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The Ups and Downs of Franchise Ownership

Owning and operating your own business is a dream for many Americans. After years of taking orders from someone else, they’re ready to strike out on their own and become their own boss. But as you can imagine, there’s a myriad of legal considerations that come into play.

Opening a new business carries considerable risk – both legally and financially. Fortunately, you don’t have to do it all by yourself. For many entrepreneurs, owning a business franchise provides the sense of independence they’re looking for while also providing a managerial safety net. Through franchising, a small mom-and-pop operation can provide services to consumers using the products, trademarks, and business methods of the larger corporation.

Franchises Agreements Cover Wide Range of Businesses

From fast-food restaurants to cleaning services, from auto maintenance shops to hair salons, franchise opportunities abound. Some types of franchise relationships allow for some flexibility in running the business. Others require the franchisee to follow a strict system for the sale of goods and services.

The International Franchise Association – an organization whose mission is “to protect, enhance and promote franchising through government relations, public relations and educational programs” – advises anyone considering opening such a business to consult with an attorney before signing a franchise agreement.

The paperwork should include a disclosure document detailing the rights and responsibilities of the franchisee and the franchisor, the company’s history with respect to bankruptcies and lawsuits, and any required investments, purchases, ongoing royalties and fees. According to IFA, once a potential franchisee receives that information, the company is required to give the prospective operator 14 days to mull it over – a “cooling-off period” – before signing the franchise agreement.

Florida Law Protects Franchise Owners

Both state and federal laws govern the buying and selling of business franchises. In Florida, the transaction is covered under the Florida Franchise Act, which is designed to protect parties from any misrepresentations in the process.

Specifically, the law holds anyone involved in the selling or establishing of a franchise accountable for misrepresenting the total investment required, the prospects for success of the business, or any efforts to establish additional franchises in the market beyond what the market can reasonably sustain.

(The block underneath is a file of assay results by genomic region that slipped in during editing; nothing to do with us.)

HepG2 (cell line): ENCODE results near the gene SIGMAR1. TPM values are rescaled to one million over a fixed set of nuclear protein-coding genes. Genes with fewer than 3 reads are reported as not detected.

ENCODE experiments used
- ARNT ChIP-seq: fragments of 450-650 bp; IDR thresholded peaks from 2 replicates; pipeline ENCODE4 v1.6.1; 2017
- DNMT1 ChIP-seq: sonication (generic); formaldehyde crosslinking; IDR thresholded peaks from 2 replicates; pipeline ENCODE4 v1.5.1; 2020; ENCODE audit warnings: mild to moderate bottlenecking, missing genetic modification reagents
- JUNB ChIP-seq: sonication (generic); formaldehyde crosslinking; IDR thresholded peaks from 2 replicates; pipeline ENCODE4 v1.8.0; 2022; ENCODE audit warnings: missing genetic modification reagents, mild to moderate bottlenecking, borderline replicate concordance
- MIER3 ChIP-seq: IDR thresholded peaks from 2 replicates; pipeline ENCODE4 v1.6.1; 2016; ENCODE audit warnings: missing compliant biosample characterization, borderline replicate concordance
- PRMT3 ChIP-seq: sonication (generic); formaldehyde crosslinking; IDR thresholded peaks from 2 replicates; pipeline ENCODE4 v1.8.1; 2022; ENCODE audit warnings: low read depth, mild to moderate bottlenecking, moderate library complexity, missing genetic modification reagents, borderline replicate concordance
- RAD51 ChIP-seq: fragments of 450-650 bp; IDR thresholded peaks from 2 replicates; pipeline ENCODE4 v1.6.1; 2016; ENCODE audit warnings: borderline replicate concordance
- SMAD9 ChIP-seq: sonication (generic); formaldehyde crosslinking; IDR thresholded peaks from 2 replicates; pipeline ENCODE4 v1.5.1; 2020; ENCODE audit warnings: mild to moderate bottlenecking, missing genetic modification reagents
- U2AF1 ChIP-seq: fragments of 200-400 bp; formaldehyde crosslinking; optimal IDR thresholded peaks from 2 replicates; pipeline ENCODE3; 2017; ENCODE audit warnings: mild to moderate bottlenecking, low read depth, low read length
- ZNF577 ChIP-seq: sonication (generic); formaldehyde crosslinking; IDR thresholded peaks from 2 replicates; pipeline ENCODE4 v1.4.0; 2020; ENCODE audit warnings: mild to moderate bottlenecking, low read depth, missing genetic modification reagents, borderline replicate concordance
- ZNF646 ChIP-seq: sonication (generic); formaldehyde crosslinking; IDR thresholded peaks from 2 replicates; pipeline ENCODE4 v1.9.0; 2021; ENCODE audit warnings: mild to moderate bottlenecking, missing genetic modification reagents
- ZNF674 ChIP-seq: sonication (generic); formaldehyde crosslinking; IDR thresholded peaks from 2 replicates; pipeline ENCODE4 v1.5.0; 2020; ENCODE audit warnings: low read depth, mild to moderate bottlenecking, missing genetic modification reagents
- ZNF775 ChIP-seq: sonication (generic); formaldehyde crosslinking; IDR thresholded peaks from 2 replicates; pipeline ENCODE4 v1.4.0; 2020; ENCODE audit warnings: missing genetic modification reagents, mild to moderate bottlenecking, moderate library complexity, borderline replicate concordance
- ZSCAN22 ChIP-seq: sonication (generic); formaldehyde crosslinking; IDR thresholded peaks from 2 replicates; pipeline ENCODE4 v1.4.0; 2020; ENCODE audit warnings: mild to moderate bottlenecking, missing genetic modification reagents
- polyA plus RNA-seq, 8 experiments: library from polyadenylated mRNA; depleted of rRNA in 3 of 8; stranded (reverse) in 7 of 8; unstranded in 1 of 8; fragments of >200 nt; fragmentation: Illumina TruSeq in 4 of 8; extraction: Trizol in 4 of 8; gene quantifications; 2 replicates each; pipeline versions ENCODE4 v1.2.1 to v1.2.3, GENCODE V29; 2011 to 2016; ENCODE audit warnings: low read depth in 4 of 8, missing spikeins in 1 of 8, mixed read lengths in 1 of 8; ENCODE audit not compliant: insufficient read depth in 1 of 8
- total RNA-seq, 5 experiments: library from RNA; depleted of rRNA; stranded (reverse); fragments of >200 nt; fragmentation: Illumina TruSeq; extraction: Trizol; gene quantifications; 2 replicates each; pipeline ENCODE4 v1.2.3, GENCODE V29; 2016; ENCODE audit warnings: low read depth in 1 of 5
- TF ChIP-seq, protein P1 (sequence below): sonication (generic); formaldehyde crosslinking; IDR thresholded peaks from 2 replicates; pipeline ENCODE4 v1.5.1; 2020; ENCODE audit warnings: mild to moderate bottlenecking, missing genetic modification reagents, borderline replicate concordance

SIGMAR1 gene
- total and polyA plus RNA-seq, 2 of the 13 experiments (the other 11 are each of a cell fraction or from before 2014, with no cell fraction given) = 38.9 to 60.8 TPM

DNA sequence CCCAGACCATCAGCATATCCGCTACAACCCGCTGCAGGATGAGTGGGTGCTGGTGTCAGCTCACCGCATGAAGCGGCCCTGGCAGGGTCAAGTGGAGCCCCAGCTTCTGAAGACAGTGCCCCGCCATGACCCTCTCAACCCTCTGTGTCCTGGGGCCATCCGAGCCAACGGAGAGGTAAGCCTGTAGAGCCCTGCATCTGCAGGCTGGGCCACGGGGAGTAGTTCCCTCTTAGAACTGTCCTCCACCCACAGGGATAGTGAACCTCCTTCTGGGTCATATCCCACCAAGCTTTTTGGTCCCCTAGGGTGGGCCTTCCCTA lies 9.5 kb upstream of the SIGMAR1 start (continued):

If the court determines that a misrepresentation has occurred, it can order the return of the monies invested plus reasonable attorneys’ fees.

Know Your Rights

Entrepreneur magazine outlined a number of advantages to buying a franchise over owning an entire business outright, chief among them being the minimization of risk. Franchise owners receive training and ongoing support, a business plan that’s already been proven to work in other locations, and assistance with the design and layout of the brick and mortar operation.

Some franchisees, however, may find that the contract they’ve entered into doesn’t provide the level of freedom and independence they’d hoped for as a business owner. It’s a complicated relationship to be sure, which is all the more reason to sit down with an experienced attorney who knows this area of business law before signing a franchise agreement.

At the Law Offices of Larry E. Bray, P.A., with offices in Lake Worth, West Palm Beach and Boca Raton, our practice utilizes a team of people to assess your situation, review your options, and make sure you understand the terms of any franchise agreement presented to you. To discuss the legal ramifications of owning and operating your own business, contact us today.

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